Ira Katznelson's Fear Itself: The New Deal and the Origins of Our Time looks at how fear of economic depression, fascist and communist totalitarianism, and the Cold War shaped public governance during presidents Franklin D. Roosevelt's (FDR) New Deal and Harry Truman's Fair Deal administrations. This is a holistic examination of American liberalism in peace and war and the compromises made for economic recovery and reform during the Great Depression, and victory in World War II.
Racist southern Democrats controlled Congress and passed New Deal programs that greatly benefited their region, but often weakened New Deal legislation that would have helped African Americans. Probably the worst example was excluding domestic and farm workers from the Social Security Act of 1935, since many African Americans were butlers, maids and sharecroppers. In World War II, the United States allied with Soviet Union (Russia), temporarily overlooking Joseph Stalin's murderous dictatorship, because it took both countries and Great Britain to defeat Adolf Hitler's Nazi Germany. Most of the German army and its best generals were fighting on the Russian front.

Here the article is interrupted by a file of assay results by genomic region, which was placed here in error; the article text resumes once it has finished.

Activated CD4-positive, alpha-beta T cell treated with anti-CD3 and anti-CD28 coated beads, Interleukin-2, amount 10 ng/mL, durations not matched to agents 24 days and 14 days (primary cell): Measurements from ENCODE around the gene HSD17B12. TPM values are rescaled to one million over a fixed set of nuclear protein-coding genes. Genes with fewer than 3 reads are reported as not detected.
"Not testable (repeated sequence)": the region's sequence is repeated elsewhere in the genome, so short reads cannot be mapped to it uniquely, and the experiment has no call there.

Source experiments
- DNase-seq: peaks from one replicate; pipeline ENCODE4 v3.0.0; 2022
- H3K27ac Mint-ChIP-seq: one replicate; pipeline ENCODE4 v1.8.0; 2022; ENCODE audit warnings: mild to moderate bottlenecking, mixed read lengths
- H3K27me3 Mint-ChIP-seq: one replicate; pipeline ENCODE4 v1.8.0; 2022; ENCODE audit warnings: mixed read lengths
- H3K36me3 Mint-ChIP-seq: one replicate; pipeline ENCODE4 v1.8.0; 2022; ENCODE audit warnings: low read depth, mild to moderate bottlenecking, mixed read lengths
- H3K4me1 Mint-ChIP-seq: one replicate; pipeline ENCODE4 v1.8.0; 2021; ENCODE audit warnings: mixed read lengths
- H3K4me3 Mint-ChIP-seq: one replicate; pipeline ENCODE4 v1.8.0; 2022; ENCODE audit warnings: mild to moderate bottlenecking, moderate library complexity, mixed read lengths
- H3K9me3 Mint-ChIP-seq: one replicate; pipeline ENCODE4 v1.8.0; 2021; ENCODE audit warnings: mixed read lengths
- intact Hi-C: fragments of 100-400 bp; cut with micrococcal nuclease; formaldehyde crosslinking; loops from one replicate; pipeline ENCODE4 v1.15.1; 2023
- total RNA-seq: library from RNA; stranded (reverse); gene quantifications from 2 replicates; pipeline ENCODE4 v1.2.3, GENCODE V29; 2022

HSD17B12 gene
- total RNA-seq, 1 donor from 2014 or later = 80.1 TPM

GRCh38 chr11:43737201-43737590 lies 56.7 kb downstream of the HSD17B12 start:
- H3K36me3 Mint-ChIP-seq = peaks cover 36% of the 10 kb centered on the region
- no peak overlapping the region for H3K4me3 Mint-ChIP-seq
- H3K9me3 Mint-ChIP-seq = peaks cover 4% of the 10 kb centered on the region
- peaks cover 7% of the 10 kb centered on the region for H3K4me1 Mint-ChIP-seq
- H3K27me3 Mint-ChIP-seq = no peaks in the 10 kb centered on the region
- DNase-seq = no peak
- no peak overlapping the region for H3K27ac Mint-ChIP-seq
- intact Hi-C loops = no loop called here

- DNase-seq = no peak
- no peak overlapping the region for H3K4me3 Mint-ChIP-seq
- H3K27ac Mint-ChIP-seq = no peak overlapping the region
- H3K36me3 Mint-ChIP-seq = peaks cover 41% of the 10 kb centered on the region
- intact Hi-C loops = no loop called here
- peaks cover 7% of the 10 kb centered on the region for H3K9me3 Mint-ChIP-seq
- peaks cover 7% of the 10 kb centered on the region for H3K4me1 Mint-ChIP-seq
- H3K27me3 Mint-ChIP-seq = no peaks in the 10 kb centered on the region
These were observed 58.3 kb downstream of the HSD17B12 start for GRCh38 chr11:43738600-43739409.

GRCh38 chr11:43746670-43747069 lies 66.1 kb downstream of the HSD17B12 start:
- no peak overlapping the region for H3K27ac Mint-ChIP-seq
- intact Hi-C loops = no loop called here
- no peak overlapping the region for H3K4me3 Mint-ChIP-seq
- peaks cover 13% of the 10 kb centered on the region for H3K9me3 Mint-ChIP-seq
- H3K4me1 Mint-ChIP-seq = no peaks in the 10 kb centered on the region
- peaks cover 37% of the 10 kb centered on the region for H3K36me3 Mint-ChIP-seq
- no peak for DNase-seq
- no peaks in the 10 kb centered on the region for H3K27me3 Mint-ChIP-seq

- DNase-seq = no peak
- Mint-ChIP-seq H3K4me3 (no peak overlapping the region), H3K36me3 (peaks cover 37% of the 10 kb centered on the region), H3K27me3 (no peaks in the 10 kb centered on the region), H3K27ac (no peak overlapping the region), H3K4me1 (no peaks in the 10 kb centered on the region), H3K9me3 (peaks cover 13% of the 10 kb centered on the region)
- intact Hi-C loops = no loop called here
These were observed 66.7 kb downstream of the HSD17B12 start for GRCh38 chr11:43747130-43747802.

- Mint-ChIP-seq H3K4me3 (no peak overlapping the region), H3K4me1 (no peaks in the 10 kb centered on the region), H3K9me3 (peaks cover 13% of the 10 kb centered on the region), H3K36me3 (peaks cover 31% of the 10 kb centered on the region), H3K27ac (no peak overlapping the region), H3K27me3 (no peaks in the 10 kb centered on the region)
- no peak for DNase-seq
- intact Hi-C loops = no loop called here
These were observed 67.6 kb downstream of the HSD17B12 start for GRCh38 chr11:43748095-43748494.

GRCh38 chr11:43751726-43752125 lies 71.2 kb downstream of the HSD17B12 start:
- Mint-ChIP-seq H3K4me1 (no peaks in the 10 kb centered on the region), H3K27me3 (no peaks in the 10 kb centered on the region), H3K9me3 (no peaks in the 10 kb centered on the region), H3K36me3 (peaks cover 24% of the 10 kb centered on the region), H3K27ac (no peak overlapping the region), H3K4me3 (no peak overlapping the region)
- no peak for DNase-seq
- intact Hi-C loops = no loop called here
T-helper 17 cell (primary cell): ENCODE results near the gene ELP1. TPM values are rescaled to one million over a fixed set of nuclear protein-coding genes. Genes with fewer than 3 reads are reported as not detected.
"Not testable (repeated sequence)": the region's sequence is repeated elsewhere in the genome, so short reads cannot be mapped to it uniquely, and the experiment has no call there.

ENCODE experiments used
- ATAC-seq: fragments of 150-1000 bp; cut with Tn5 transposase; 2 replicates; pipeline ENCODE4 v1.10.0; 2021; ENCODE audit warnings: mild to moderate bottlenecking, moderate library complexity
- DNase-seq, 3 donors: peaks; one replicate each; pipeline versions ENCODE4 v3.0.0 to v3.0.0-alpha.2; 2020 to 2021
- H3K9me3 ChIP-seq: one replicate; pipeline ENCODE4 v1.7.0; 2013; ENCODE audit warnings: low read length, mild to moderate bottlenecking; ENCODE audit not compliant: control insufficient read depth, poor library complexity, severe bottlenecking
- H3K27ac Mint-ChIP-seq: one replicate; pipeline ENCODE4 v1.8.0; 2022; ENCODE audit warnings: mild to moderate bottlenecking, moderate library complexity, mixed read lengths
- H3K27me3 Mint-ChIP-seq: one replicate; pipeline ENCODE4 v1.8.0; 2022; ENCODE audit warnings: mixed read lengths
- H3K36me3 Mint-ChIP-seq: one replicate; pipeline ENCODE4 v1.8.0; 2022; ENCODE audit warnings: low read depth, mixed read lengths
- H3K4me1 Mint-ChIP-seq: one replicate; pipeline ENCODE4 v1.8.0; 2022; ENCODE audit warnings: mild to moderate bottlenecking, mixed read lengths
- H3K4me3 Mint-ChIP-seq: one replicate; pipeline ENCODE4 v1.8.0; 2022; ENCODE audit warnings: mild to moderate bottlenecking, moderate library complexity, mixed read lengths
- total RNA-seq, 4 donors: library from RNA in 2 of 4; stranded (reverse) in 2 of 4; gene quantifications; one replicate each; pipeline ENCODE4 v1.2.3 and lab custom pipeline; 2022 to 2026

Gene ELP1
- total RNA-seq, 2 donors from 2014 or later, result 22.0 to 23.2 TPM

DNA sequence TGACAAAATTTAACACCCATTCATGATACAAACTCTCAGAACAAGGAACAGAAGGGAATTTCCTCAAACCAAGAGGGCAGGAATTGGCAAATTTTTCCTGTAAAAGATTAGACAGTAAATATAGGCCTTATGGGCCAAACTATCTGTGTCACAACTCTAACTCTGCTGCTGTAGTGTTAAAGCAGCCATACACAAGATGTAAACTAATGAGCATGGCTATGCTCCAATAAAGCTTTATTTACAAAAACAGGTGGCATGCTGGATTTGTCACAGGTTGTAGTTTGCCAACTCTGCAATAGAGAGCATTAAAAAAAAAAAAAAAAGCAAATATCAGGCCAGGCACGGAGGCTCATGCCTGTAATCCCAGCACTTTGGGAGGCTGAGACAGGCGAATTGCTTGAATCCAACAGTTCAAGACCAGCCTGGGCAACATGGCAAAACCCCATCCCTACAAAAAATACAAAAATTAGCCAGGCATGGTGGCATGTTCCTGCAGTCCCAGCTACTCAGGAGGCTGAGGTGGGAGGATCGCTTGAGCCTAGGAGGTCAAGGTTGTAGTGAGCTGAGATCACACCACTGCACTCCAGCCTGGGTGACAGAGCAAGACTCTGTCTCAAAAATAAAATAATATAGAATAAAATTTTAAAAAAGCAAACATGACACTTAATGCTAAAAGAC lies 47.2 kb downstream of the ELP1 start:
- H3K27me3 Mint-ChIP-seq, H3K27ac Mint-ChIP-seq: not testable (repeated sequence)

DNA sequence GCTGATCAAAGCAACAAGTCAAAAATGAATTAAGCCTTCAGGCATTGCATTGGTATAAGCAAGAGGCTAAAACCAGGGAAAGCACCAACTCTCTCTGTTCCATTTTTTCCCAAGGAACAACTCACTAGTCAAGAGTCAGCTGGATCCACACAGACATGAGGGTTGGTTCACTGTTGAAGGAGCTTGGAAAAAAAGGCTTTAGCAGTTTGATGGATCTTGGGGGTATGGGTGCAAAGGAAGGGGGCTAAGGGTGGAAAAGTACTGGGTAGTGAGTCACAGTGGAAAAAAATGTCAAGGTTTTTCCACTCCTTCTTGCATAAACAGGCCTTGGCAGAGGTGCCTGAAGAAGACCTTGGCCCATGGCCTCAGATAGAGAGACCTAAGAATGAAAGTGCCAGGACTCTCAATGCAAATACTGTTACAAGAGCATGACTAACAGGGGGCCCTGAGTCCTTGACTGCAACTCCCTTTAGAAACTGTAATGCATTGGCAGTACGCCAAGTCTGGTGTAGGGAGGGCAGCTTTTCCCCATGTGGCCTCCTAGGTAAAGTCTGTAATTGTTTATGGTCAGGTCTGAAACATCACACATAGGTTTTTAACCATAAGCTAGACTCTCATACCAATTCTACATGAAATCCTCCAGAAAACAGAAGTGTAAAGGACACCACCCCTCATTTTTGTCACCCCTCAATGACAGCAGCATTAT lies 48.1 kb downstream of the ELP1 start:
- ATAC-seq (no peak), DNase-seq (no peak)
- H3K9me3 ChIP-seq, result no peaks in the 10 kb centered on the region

The atomic bombs that ended World War II quickly led to the Cold War and the continuing growth of the national security state. Harry Truman's Fair Deal legislation to extend FDR's New Deal was hampered by southern congressional Democrats who correctly feared it would eventually help erode Jim Crow segregation that African Americans increasingly demanded to end after coming home from a war fought to preserve democracy.
Van Lingle Mungo @ Central